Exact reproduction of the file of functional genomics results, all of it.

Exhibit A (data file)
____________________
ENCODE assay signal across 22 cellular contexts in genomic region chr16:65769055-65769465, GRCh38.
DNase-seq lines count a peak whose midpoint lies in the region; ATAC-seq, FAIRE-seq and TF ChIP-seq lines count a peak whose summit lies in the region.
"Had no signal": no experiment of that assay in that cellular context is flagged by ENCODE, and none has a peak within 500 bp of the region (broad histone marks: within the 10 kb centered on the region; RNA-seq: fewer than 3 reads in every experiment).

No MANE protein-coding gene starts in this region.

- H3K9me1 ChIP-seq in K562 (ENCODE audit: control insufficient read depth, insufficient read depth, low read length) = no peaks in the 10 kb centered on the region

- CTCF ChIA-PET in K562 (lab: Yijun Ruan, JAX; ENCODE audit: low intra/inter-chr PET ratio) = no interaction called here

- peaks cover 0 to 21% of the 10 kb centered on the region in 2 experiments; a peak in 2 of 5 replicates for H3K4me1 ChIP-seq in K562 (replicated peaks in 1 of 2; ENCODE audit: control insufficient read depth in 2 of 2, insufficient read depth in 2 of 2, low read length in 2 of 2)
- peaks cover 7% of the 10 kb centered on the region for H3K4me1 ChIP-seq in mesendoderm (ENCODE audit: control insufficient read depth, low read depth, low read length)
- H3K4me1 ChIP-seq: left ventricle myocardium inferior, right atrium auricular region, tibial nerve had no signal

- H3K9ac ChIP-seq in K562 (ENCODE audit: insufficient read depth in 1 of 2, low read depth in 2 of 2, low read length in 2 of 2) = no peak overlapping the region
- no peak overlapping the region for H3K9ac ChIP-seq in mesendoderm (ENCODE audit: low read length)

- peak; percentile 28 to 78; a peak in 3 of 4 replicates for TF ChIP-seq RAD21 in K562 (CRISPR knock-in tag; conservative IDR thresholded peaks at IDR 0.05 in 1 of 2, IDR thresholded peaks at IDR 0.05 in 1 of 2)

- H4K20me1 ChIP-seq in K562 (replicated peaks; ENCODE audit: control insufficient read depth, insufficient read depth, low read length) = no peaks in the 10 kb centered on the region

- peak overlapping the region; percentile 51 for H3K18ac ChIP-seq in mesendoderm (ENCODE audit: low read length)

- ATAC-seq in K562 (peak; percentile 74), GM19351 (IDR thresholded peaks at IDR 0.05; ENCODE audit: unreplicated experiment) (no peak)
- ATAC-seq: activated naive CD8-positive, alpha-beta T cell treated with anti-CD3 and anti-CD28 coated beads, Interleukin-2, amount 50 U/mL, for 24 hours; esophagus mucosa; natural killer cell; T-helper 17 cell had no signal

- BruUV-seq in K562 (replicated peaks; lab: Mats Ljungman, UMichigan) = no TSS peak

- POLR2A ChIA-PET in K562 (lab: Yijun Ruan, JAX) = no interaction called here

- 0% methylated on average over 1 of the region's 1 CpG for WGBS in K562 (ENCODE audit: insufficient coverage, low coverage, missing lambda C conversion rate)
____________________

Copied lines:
ENCODE assay signal across 22 cellular contexts in genomic region chr16:65769055-65769465, GRCh38.
DNase-seq lines count a peak whose midpoint lies in the region; ATAC-seq, FAIRE-seq and TF ChIP-seq lines count a peak whose summit lies in the region.
"Had no signal": no experiment of that assay in that cellular context is flagged by ENCODE, and none has a peak within 500 bp of the region (broad histone marks: within the 10 kb centered on the region; RNA-seq: fewer than 3 reads in every experiment).

No MANE protein-coding gene starts in this region.

- H3K9me1 ChIP-seq in K562 (ENCODE audit: control insufficient read depth, insufficient read depth, low read length) = no peaks in the 10 kb centered on the region

- CTCF ChIA-PET in K562 (lab: Yijun Ruan, JAX; ENCODE audit: low intra/inter-chr PET ratio) = no interaction called here

- peaks cover 0 to 21% of the 10 kb centered on the region in 2 experiments; a peak in 2 of 5 replicates for H3K4me1 ChIP-seq in K562 (replicated peaks in 1 of 2; ENCODE audit: control insufficient read depth in 2 of 2, insufficient read depth in 2 of 2, low read length in 2 of 2)
- peaks cover 7% of the 10 kb centered on the region for H3K4me1 ChIP-seq in mesendoderm (ENCODE audit: control insufficient read depth, low read depth, low read length)
- H3K4me1 ChIP-seq: left ventricle myocardium inferior, right atrium auricular region, tibial nerve had no signal

- H3K9ac ChIP-seq in K562 (ENCODE audit: insufficient read depth in 1 of 2, low read depth in 2 of 2, low read length in 2 of 2) = no peak overlapping the region
- no peak overlapping the region for H3K9ac ChIP-seq in mesendoderm (ENCODE audit: low read length)

- peak; percentile 28 to 78; a peak in 3 of 4 replicates for TF ChIP-seq RAD21 in K562 (CRISPR knock-in tag; conservative IDR thresholded peaks at IDR 0.05 in 1 of 2, IDR thresholded peaks at IDR 0.05 in 1 of 2)

- H4K20me1 ChIP-seq in K562 (replicated peaks; ENCODE audit: control insufficient read depth, insufficient read depth, low read length) = no peaks in the 10 kb centered on the region

- peak overlapping the region; percentile 51 for H3K18ac ChIP-seq in mesendoderm (ENCODE audit: low read length)

- ATAC-seq in K562 (peak; percentile 74), GM19351 (IDR thresholded peaks at IDR 0.05; ENCODE audit: unreplicated experiment) (no peak)
- ATAC-seq: activated naive CD8-positive, alpha-beta T cell treated with anti-CD3 and anti-CD28 coated beads, Interleukin-2, amount 50 U/mL, for 24 hours; esophagus mucosa; natural killer cell; T-helper 17 cell had no signal

- BruUV-seq in K562 (replicated peaks; lab: Mats Ljungman, UMichigan) = no TSS peak

- POLR2A ChIA-PET in K562 (lab: Yijun Ruan, JAX) = no interaction called here

- 0% methylated on average over 1 of the region's 1 CpG for WGBS in K562 (ENCODE audit: insufficient coverage, low coverage, missing lambda C conversion rate)